A Hong Kong activist was sentenced to jail for shouting political slogans for the first time. Legal experts warned that this decision could lead to more prosecutions and increase restrictions on freedom of speech in this Asian financial center.
Ma Chun-man, a 31-year-old former food delivery worker, was found guilty of inciting secession by the local court last month after he chanted “support for independence” during protests in 2020.
On Thursday, under the National Security Law, Ma was sentenced to five years and nine months, which is a comprehensive measure Beijing imposed on the city after the 2019 democracy protests. The law resulted in the arrest of at least 155 people, including journalists, former lawmakers and students.
Critics said that the sentence created a new “red line” under the law, with a maximum sentence of life imprisonment. During the trial, Ma argued that he was testing the limits of the rules, not calling for Hong Kong to be independent from China.
“There is no doubt that Jack Ma’s case is about the restriction of freedom of speech. Free speech is a relative right, not an absolute right,” said Lin Feng, deputy dean of the School of Law of City University of Hong Kong. “If you want to follow up on Ma’s case, publicly display and chant the slogan of secession, there will be [a] The possibility of being prosecuted is very high. “
Thomas E. Kellogg, executive director of Georgetown University’s Asian Law Center, said that Ma’s conviction could lead the authorities to adopt a “nearly zero tolerance” approach to dissident voices.
“In view of the safety law [has] Put so many weapons into the hands of the prosecution. .. I think the defense lawyers handling these cases need to develop new strategies,” he said.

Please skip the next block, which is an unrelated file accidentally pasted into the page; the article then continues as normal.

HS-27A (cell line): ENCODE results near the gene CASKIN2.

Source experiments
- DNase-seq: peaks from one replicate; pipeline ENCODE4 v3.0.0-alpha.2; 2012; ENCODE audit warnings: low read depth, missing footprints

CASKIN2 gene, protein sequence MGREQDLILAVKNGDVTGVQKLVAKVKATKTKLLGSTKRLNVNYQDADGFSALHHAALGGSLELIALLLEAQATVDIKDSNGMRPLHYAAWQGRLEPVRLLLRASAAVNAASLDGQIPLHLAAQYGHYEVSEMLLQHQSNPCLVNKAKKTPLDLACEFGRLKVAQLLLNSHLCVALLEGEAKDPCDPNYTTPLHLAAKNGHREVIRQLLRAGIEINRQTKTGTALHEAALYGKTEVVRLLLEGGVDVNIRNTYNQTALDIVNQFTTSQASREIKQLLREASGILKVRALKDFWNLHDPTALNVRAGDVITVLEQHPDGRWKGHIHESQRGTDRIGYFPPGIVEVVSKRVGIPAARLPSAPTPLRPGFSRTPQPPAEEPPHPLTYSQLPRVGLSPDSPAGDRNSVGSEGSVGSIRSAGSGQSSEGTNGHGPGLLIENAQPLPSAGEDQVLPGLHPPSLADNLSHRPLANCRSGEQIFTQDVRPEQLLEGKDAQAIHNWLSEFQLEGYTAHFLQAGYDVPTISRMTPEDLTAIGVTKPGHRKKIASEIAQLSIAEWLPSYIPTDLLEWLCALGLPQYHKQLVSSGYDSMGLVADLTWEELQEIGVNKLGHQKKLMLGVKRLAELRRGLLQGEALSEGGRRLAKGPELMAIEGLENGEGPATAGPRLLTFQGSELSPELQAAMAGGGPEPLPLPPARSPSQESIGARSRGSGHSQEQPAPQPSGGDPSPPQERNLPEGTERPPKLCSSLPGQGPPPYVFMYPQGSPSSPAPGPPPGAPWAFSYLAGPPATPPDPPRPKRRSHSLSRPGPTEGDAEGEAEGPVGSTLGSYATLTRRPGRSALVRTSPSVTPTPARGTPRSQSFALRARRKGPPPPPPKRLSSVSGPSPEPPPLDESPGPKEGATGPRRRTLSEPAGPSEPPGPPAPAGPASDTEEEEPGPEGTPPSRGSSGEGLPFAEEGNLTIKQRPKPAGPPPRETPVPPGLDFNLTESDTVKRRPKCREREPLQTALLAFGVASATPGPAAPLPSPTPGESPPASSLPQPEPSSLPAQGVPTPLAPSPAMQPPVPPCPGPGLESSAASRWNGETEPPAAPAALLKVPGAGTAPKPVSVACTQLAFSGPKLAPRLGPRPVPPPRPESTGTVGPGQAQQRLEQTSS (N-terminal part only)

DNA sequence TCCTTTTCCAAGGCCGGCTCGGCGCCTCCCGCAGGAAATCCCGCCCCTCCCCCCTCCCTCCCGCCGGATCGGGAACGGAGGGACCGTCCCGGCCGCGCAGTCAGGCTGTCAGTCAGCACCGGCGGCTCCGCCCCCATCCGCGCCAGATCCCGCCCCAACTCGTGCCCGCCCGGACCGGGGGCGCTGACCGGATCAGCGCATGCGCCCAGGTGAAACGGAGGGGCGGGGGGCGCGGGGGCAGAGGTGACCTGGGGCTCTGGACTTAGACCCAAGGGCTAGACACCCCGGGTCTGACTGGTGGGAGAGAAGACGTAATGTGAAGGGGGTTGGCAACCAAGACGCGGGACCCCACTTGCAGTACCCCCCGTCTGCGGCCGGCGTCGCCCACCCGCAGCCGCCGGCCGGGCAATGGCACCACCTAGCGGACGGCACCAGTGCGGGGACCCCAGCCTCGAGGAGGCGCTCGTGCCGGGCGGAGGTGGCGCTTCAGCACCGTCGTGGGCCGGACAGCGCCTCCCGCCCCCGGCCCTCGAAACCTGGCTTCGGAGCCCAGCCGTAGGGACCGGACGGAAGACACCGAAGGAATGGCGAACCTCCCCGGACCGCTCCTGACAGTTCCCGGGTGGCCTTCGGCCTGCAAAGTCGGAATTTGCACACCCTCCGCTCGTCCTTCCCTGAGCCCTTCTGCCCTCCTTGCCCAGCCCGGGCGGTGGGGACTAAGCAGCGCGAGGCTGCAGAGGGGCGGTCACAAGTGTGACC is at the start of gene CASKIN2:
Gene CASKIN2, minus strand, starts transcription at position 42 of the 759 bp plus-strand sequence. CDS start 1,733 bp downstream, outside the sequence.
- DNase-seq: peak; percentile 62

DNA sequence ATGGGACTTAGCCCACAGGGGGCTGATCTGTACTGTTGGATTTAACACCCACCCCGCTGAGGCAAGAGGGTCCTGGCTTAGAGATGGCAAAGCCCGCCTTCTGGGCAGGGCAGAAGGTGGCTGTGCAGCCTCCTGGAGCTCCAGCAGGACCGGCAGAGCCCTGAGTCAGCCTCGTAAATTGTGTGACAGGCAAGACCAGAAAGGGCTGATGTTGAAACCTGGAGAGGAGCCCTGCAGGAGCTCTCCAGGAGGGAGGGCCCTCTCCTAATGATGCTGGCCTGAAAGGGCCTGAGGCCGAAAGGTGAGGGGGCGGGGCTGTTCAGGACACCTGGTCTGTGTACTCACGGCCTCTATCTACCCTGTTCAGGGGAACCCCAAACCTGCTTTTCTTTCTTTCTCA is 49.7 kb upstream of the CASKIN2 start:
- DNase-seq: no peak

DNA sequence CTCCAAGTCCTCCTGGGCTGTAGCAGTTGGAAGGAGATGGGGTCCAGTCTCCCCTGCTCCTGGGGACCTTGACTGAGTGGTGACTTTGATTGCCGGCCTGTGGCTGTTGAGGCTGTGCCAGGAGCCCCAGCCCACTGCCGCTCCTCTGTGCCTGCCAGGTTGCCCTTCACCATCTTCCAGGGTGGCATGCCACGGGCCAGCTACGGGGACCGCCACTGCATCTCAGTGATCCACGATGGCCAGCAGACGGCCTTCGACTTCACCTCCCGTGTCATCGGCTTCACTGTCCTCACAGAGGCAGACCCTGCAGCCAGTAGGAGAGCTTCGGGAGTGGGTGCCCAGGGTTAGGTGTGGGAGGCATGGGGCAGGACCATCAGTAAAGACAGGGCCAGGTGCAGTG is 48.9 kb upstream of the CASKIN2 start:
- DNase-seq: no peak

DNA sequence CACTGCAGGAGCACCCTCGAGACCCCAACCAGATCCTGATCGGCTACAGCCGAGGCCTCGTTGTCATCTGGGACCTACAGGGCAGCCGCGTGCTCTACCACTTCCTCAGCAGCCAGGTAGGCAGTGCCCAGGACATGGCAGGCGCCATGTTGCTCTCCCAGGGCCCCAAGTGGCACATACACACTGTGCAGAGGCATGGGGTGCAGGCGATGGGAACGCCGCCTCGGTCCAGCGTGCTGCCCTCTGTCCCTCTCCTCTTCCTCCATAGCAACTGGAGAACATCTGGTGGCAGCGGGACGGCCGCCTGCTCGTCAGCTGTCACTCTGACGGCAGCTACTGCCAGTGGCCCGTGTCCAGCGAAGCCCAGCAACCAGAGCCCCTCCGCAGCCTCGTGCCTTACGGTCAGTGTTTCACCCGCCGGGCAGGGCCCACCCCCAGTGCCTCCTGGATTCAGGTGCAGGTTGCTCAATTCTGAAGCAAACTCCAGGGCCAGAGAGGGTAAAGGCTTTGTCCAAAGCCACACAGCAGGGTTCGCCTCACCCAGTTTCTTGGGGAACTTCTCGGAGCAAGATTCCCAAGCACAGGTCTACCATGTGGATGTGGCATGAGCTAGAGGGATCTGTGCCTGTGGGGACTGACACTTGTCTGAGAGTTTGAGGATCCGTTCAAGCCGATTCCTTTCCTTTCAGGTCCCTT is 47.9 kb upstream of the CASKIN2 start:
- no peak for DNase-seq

After Ma was convicted in October, four elderly people were arrested on suspicion of “seditious intent” under the British colonial laws of the city because they displayed items that the police claimed violated security laws.
According to people familiar with the matter, it includes a foldable display with the slogan “Recover Hong Kong, Revolution of the Times” on it. In the first national security law case this year, this sentence was deemed illegal. Other projects include a banner that says “I want a true universal suffrage.”
The increasing restrictions on civil liberties in Hong Kong have caused the human rights organization Amnesty International to close its office in Hong Kong for nearly 40 years because it is concerned about the safety of its employees.
The first person to be convicted of a national security crime was former waiter Tong Yingjie. He rode a motorcycle into the cordon, holding a banner with the slogan “Recover Hong Kong”, inciting secession and engaging in terrorist activities, and was sentenced to nine years in prison.